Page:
Another Bloody Boat Crash Brings Biscayne Bay Death Count to Seven So Far in 2014

Keep New Times Free
I Support
  • Local
  • Community
  • Journalism
  • logo

Support the independent voice of Miami and help keep the future of New Times free.

Another holiday weekend. Another boating death on Biscayne Bay.

In what is becoming a sick refrain in this city, a young woman was killed on Saturday when one boat struck another in Biscayne Bay. The Columbus Day weekend collision follows several other similar accidents, including a brutal July 4 crash that killed four, and raises to seven the number of people killed this year on Biscayne Bay.

See also: DJ Laz and the Dinner Key Boating Disaster: Too Many Watery Deaths

The fatal crash occurred around 10 p.m. on Saturday when two boats collided about three and a half miles southwest of Biscayne Channel, according to the Miami Herald.

According to the Herald, a 63-foot Sea Ray yacht struck a 27-foot fishing boat, upending the smaller vessel and dumping its three passengers into the black water. Killed in the crash was 29-year-old Maria Del Valle. The fishing boat's two other passengers were injured. No one on the yacht was hurt.

The deadly accident occurred despite increased safety measures in the wake of previous water calamities. On July 4, a boozy, three-boat collision killed four young Miamians. Two months earlier, a 23-year-old security guard was sucked into the propellers of a boat driven by local celebrity DJ Laz.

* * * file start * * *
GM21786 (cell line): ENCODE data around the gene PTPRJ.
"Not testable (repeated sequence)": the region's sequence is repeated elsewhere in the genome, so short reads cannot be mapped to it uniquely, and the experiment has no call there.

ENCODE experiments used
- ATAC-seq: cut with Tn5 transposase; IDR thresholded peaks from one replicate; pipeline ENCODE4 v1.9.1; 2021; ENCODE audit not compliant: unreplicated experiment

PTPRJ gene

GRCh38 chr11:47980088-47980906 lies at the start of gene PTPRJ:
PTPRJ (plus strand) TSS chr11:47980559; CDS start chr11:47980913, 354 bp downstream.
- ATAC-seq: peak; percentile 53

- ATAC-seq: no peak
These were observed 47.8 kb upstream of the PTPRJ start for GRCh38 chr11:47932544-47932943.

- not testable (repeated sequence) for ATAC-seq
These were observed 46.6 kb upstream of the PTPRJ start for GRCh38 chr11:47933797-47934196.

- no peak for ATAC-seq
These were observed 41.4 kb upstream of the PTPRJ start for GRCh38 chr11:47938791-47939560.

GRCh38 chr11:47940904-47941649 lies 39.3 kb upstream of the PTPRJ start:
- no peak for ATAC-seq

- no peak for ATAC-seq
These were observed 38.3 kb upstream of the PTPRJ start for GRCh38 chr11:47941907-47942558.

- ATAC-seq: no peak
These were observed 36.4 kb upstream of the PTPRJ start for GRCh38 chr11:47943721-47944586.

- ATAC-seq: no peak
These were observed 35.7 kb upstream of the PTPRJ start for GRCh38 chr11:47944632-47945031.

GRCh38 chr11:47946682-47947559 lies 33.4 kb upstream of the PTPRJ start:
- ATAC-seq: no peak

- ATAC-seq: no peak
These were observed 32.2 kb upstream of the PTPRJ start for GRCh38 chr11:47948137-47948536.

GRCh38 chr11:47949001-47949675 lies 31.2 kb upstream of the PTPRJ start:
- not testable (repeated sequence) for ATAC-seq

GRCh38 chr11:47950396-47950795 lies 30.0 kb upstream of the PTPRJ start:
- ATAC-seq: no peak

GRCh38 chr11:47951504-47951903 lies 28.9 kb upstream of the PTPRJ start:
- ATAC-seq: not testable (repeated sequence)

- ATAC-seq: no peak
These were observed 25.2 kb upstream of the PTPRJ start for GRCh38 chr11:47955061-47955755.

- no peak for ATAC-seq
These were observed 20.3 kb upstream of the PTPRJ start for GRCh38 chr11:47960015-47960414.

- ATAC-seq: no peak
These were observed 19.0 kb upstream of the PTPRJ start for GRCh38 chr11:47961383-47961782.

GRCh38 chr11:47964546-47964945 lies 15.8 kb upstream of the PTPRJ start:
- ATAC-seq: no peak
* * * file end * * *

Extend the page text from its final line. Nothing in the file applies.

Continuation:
The two incidents spurred authorities to launch a special task force to crack down on drunken and dangerous boating.

More than 25 police and Coast Guard boats were on the water this weekend, Key Biscayne Police Chief Charles Press told the Herald.

"We were not out there sightseeing," he said. "We were out there taking care of business."

It's unclear if alcohol played a role in Saturday's accident.

Officials have said they found signs of alcohol on the boats involved in the July 4 crash, but have not released sobriety test results nor charged anyone in the incident.

Send your tips to the author, or follow him on Twitter @MikeMillerMiami.

Follow Miami New Times on Facebook and Twitter @MiamiNewTimes.

Keep Miami New Times Free... Since we started Miami New Times, it has been defined as the free, independent voice of Miami, and we would like to keep it that way. Offering our readers free access to incisive coverage of local news, food and culture. Producing stories on everything from political scandals to the hottest new bands, with gutsy reporting, stylish writing, and staffers who've won everything from the Society of Professional Journalists' Sigma Delta Chi feature-writing award to the Casey Medal for Meritorious Journalism. But with local journalism's existence under siege and advertising revenue setbacks having a larger impact, it is important now more than ever for us to rally support behind funding our local journalism. You can help by participating in our "I Support" membership program, allowing us to keep covering Miami with no paywalls.

We use cookies to collect and analyze information on site performance and usage, and to enhance and customize content and advertisements. By clicking 'X' or continuing to use the site, you agree to allow cookies to be placed. To find out more, visit our cookies policy and our privacy policy.


Join the New Times community and help support independent local journalism in Miami.


Join the New Times community and help support independent local journalism in Miami.